Activist shareholders triples in 5 years, follows Japanese companies’ PBR reforms
The number of activists (activist shareholders) operating in Japan is clearly increasing. In 2023, the maximum was 70, three times the maximum five years earlier. Amidst the trend toward investor-conscious management, such as PBR (price-book value ratio) reforms, the company has strengthened its advance with an eye to increasing corporate value. The focus will be on whether companies can use the dialogue as an opportunity to attract money.
According to IR Japan Holdings, the number of activist funds found to hold stakes in Japanese companies jumped to 70 in 2023 from 23 in 2006. In 2014, it was 8. The number of stocks has been increasing rapidly as the introduction of the Corporate Governance Code (corporate governance guidelines) in 2015, market restructuring in 2022, and the Tokyo Stock Exchange‘s request for P/B ratio improvement in 2023 are expected to increase the appeal of investing in these stocks.
One active foreign player is Oasis Management, a Hong Kong-based investment fund. In the 2023 large shareholding report, there were approximately 20 changes in Japanese equity holdings of 5% or more or 1% or more. For example, Tsuruha Holdings, which was found to have purchased an additional 12% of it last May, reportedly sought to restructure its business and submitted a shareholder proposal for the appointment of a director.
Despite the rejection, Tsuruha‘s current stock price is more than 40% higher than at the end of April due to restructuring expectations and other factors.
ValueAct Capital of the US also appealed to Seven & i Holdings for the sale of unprofitable businesses and other actions to dispatch a director, which was rejected at a shareholder’s meeting in May. The significance of discussing growth strategies, not just short-term measures such as increasing dividends, isn’t small. ValueAct also acquired shares of Nihon Kohden, a medical device company, in December. Nihon Kohden‘s share price rose on expectations of management improvement.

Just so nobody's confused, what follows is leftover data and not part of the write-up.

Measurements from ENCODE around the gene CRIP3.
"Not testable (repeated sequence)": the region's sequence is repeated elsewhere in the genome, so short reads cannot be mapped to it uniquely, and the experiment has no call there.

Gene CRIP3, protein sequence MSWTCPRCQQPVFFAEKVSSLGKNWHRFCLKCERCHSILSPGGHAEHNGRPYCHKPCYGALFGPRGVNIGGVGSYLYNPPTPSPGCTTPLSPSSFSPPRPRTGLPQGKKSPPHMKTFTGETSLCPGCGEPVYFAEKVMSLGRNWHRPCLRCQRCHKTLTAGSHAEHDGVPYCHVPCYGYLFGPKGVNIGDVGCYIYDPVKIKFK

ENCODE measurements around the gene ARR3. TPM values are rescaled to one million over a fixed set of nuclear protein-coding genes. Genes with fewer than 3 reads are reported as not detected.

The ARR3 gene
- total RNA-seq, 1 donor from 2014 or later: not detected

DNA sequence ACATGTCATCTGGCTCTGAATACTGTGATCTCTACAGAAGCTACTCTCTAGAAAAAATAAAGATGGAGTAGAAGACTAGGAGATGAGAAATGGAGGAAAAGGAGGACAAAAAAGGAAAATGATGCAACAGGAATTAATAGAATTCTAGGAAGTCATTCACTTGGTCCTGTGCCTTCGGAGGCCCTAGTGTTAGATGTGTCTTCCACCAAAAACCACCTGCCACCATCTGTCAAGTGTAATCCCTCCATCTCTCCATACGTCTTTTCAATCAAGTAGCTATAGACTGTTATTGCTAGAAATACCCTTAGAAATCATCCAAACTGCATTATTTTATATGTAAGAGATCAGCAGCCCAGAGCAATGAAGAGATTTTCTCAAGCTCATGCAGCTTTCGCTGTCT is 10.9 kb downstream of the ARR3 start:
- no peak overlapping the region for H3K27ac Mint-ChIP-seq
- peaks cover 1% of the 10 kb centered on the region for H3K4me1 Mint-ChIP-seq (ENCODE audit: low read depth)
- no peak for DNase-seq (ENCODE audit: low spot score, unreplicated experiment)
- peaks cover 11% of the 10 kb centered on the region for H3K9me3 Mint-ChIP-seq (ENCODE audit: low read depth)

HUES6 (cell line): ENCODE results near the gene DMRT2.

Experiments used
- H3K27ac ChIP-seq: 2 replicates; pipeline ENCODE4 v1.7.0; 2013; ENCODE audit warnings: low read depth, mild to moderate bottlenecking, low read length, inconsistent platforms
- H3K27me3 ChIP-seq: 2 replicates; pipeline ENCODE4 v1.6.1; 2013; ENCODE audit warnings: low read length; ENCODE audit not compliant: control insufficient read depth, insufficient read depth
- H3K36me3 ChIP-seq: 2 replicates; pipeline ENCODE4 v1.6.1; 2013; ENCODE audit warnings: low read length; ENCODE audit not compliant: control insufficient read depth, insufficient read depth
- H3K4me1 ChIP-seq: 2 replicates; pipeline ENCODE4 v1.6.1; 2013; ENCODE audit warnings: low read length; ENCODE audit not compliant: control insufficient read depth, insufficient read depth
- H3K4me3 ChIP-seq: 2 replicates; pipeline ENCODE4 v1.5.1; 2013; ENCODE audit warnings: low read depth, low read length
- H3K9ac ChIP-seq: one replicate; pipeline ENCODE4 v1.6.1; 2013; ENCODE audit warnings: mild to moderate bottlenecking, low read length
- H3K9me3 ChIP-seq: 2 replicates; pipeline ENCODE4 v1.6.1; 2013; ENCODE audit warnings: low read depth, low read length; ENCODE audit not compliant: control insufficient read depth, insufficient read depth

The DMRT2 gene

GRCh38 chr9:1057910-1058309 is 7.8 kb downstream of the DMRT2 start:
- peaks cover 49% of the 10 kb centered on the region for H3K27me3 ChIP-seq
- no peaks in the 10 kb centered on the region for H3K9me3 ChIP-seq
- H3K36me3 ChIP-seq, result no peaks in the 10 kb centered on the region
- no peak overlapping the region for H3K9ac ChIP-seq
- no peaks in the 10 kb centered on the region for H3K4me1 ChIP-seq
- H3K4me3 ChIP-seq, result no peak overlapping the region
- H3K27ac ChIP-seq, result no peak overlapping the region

Toda received a shareholder proposal from a French fund to buy back shares. Although the proposal was rejected at the June general meeting, a release at the end of November described it as “It did not provide sufficient explanation to investors about P/B ratios of less than 1x” and indicated measures to be taken, including more than 60 meetings with investors during the year. “We are becoming more conscious of our cost of capital”(Hiroki Kawashima, SMBC Nikko Securities Inc.).
According to Kukrev Advisors, which analyzes business strategy, etc, in medium-term business plans disclosed by companies in 2023, 88 companies (13% of the total) mentioned PBR. The number of companies increased sharply from 2022 (1.6% companies). It is working on various measures such as selling cross-shareholdings, buying back shares, increasing dividends, and improving profitability.
“Management has become more aware of capital efficiency and more willing to engage in dialogue.” Joe Bauernfreund, CEO of Asset Value Investors in the UK, emphasizes. Taro Hirano, president of Japan Catalyst, says, “More and more companies are listening to how they can improve their PBR, and the quality of the dialogue is improving.”
The response of activist shareholders has also changed. In the 2000s, when the activities were in full swing, there was a coercive aspect, including “hostile” Tender Offer. In 2007, Steel Partners of the US famously stated that they were “here to educate Japanese management.” They were also called vultures who made the company spit out money to make a profit. Now “The proposal was changed to gain the approval of other investors” (Manabu Shinohara, Partner at EY Japan).
Companies and investors are often at odds, but Akinosuke Ishigaki, vice president of IR Japan, points out, “It is natural that the time frames and priorities for management differ between the two. An increasing number of companies are using the dialogue as an opportunity to examine logical ways to improve their corporate value.”
According to QUICK, domestic listed companies with P/B ratios of 1x or higher currently accounted for about 60% of the total (about 4,000 companies). Since the end of 2022 (slightly under 50%), the trend has been increasing, and the results of serious efforts to improve corporate value are starting to show. The number of stocks in which ACTIVIST shareholders can invest is likely to increase after 2024. If companies can see this as an opportunity and apply it to the next stage of growth, the current stock price rise in Japan will be a passing phase.